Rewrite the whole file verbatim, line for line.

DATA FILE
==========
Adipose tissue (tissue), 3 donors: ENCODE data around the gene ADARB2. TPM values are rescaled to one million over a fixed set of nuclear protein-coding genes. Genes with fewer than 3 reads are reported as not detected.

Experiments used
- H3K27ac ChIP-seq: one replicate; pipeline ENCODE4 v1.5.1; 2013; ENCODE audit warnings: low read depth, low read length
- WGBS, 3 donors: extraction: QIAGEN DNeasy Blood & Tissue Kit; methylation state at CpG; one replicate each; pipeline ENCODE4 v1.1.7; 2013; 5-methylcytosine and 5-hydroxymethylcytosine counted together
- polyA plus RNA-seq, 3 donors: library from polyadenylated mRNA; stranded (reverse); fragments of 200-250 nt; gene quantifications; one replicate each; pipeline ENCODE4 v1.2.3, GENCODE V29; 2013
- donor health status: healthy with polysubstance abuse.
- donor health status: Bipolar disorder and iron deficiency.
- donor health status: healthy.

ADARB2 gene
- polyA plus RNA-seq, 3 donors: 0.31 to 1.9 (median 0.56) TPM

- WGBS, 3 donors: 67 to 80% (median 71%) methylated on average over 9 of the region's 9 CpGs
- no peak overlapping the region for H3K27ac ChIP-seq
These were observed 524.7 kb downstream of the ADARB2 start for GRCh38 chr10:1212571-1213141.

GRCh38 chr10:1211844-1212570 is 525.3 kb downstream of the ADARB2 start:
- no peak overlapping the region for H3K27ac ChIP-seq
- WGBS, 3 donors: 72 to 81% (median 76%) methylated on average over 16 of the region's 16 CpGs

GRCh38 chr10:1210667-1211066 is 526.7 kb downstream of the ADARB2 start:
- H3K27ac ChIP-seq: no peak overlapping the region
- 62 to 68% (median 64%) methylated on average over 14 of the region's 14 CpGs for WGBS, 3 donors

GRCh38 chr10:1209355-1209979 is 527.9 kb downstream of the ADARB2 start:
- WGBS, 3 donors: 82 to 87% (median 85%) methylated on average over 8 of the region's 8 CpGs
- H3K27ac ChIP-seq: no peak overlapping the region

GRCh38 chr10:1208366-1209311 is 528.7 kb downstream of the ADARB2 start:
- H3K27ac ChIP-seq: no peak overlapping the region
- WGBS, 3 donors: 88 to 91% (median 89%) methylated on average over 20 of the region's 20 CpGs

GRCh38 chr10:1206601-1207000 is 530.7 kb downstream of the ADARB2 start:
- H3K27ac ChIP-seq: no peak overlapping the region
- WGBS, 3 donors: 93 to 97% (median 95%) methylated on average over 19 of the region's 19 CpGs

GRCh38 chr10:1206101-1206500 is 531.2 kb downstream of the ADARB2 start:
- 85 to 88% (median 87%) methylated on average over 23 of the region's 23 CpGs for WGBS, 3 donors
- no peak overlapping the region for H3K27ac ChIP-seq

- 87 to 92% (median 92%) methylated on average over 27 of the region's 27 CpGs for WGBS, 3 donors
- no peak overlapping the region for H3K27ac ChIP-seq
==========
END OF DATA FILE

Adipose tissue (tissue), 3 donors: ENCODE data around the gene ADARB2. TPM values are rescaled to one million over a fixed set of nuclear protein-coding genes. Genes with fewer than 3 reads are reported as not detected.

Experiments used
- H3K27ac ChIP-seq: one replicate; pipeline ENCODE4 v1.5.1; 2013; ENCODE audit warnings: low read depth, low read length
- WGBS, 3 donors: extraction: QIAGEN DNeasy Blood & Tissue Kit; methylation state at CpG; one replicate each; pipeline ENCODE4 v1.1.7; 2013; 5-methylcytosine and 5-hydroxymethylcytosine counted together
- polyA plus RNA-seq, 3 donors: library from polyadenylated mRNA; stranded (reverse); fragments of 200-250 nt; gene quantifications; one replicate each; pipeline ENCODE4 v1.2.3, GENCODE V29; 2013
- donor health status: healthy with polysubstance abuse.
- donor health status: Bipolar disorder and iron deficiency.
- donor health status: healthy.

ADARB2 gene
- polyA plus RNA-seq, 3 donors: 0.31 to 1.9 (median 0.56) TPM

- WGBS, 3 donors: 67 to 80% (median 71%) methylated on average over 9 of the region's 9 CpGs
- no peak overlapping the region for H3K27ac ChIP-seq
These were observed 524.7 kb downstream of the ADARB2 start for GRCh38 chr10:1212571-1213141.

GRCh38 chr10:1211844-1212570 is 525.3 kb downstream of the ADARB2 start:
- no peak overlapping the region for H3K27ac ChIP-seq
- WGBS, 3 donors: 72 to 81% (median 76%) methylated on average over 16 of the region's 16 CpGs

GRCh38 chr10:1210667-1211066 is 526.7 kb downstream of the ADARB2 start:
- H3K27ac ChIP-seq: no peak overlapping the region
- 62 to 68% (median 64%) methylated on average over 14 of the region's 14 CpGs for WGBS, 3 donors

GRCh38 chr10:1209355-1209979 is 527.9 kb downstream of the ADARB2 start:
- WGBS, 3 donors: 82 to 87% (median 85%) methylated on average over 8 of the region's 8 CpGs
- H3K27ac ChIP-seq: no peak overlapping the region

GRCh38 chr10:1208366-1209311 is 528.7 kb downstream of the ADARB2 start:
- H3K27ac ChIP-seq: no peak overlapping the region
- WGBS, 3 donors: 88 to 91% (median 89%) methylated on average over 20 of the region's 20 CpGs

GRCh38 chr10:1206601-1207000 is 530.7 kb downstream of the ADARB2 start:
- H3K27ac ChIP-seq: no peak overlapping the region
- WGBS, 3 donors: 93 to 97% (median 95%) methylated on average over 19 of the region's 19 CpGs

GRCh38 chr10:1206101-1206500 is 531.2 kb downstream of the ADARB2 start:
- 85 to 88% (median 87%) methylated on average over 23 of the region's 23 CpGs for WGBS, 3 donors
- no peak overlapping the region for H3K27ac ChIP-seq

- 87 to 92% (median 92%) methylated on average over 27 of the region's 27 CpGs for WGBS, 3 donors
- no peak overlapping the region for H3K27ac ChIP-seq